Secondly, a Gospel-centered individual understands that no matter how excellent or poor his performance is, it has no sway on his identity. Trying to meet high production goals can gets in the way of the church’s true purpose. Rather than rushing towards the perfect service, help your team understand their perfection as based in Christ, and in how they diligently respond to success and failure.

Here’s a personal example; we all mess up the lyrics or chords to a song, but the effect depends on our response. If I make a visible fuss about it, it distracts people from the lyrics. But if I shrug it off, laugh, or continue to sing, I find the congregation tends to loosen up! This is not to say that we encourage messing up. But perhaps the congregation relates with the leader onstage, and are less intimidated when his response shows a care for worship over performance.



4. Acknowledge when things go well

This also applies to all ministries, and the church as a whole.

In such a consumer-centric culture, we’re conditioned to expect the best, and it’s easy to take for granted when things go well; church is no exception! We want great production, smooth transitions, and an emotional experience. Complaints will arise when things go wrong, revealing that our hearts idolize the wrong things. And it also discourages those who are serving, who are earnestly trying their best as volunteers.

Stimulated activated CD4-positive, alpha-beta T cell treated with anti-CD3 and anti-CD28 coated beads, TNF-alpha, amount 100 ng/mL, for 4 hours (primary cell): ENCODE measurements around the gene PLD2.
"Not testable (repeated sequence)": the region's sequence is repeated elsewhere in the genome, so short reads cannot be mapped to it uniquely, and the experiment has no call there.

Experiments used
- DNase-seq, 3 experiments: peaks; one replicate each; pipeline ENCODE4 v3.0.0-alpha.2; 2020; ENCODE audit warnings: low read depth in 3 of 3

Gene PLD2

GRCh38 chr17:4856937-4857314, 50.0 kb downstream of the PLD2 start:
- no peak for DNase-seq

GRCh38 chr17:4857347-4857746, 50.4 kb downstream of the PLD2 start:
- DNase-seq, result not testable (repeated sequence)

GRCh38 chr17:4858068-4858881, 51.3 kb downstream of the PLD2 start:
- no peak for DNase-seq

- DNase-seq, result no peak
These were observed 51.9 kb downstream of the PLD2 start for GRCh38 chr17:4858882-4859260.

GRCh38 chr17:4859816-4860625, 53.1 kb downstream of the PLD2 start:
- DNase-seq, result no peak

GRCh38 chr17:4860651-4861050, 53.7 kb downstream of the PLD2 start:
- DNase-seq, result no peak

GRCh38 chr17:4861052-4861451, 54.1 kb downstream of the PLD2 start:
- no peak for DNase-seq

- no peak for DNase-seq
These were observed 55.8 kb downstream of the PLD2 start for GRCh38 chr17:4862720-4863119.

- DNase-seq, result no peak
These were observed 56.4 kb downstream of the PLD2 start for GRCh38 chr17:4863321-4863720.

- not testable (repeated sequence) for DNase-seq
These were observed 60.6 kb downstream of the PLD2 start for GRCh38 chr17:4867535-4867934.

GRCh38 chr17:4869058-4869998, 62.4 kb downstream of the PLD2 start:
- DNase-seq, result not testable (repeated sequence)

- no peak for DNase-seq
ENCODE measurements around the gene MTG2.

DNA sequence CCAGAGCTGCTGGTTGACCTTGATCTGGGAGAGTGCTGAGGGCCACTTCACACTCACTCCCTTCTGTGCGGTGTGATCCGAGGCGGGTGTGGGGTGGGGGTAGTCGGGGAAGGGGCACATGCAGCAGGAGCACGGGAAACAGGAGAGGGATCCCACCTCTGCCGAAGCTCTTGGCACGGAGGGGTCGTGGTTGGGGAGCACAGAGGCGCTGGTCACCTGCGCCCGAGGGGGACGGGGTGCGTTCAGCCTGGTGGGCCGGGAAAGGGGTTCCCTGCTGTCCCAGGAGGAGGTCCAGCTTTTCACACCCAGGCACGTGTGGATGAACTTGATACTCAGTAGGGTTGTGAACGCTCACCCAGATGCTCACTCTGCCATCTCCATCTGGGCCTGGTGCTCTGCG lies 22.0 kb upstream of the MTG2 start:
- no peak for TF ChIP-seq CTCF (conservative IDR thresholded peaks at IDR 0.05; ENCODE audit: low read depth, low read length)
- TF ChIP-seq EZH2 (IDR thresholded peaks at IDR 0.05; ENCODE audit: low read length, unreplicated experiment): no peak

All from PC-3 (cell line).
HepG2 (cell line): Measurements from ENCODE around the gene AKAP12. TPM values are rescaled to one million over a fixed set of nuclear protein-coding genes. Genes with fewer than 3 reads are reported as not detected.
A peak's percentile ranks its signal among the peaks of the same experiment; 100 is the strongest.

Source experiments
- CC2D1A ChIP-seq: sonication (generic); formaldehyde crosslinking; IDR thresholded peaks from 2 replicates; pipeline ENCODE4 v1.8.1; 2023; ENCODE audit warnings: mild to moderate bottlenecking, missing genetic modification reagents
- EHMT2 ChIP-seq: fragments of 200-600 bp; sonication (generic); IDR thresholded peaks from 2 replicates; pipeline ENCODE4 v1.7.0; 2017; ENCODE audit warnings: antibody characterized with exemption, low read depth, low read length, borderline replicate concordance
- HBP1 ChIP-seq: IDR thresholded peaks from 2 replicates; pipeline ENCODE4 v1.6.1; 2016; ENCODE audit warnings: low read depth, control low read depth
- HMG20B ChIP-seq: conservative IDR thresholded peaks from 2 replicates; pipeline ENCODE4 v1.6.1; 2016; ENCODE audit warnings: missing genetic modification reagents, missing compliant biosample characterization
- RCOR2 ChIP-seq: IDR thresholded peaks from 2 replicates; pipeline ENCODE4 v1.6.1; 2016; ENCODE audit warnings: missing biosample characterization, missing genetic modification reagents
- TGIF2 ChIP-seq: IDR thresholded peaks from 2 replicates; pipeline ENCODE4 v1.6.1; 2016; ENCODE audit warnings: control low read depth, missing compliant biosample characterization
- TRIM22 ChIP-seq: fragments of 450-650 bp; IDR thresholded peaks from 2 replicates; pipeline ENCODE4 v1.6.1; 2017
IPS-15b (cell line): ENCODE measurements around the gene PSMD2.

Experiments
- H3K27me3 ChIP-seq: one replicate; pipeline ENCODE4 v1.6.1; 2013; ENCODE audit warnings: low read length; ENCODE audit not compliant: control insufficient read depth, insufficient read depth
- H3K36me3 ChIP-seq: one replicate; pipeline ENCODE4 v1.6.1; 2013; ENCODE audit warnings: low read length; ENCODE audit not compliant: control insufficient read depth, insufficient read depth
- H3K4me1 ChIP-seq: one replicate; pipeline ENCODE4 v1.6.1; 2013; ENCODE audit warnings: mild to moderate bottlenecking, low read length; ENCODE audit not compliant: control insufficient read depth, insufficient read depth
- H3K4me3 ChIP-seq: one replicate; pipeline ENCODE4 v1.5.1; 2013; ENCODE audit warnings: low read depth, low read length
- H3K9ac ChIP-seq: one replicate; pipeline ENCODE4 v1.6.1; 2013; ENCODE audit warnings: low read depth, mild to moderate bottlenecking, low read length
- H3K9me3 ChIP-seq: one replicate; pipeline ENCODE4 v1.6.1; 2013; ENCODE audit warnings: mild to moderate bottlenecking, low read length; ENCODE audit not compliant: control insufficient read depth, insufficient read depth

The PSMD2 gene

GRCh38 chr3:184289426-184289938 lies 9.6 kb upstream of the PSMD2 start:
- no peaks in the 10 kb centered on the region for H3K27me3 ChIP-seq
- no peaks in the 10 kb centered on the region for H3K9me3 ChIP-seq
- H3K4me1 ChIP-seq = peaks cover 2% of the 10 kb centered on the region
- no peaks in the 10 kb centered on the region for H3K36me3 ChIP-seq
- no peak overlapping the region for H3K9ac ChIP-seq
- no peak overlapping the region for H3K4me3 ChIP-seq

So one way to deal with this is to acknowledge when things go well! Realize that perfection is not always going to happen – just like our walk with God – and appreciate little details and actions.

Here’s a personal story: at our church, we currently lack a dedicated sound engineer. As a result, we often fight feedback from the pastor’s wireless mic. It’s really stressful! But we always appreciated the members who show appreciation when there’s little feedback, or when we’re able to fix it mid-sermon.

And as music director, I try to make a point to notice – and recognize – when musicians make small creative choices. It shows that we as a church see details, and appreciate the effort and preparation necessary for a smooth service. It creates a culture that values maturity, while still encouraging excellence.



5. Care about lyrics